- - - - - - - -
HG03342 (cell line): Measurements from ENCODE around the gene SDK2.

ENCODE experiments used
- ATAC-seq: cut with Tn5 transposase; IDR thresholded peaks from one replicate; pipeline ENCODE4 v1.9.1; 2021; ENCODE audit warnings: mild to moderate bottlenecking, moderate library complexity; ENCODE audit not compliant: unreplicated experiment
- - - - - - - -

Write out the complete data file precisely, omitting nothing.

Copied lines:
HG03342 (cell line): Measurements from ENCODE around the gene SDK2.

ENCODE experiments used
- ATAC-seq: cut with Tn5 transposase; IDR thresholded peaks from one replicate; pipeline ENCODE4 v1.9.1; 2021; ENCODE audit warnings: mild to moderate bottlenecking, moderate library complexity; ENCODE audit not compliant: unreplicated experiment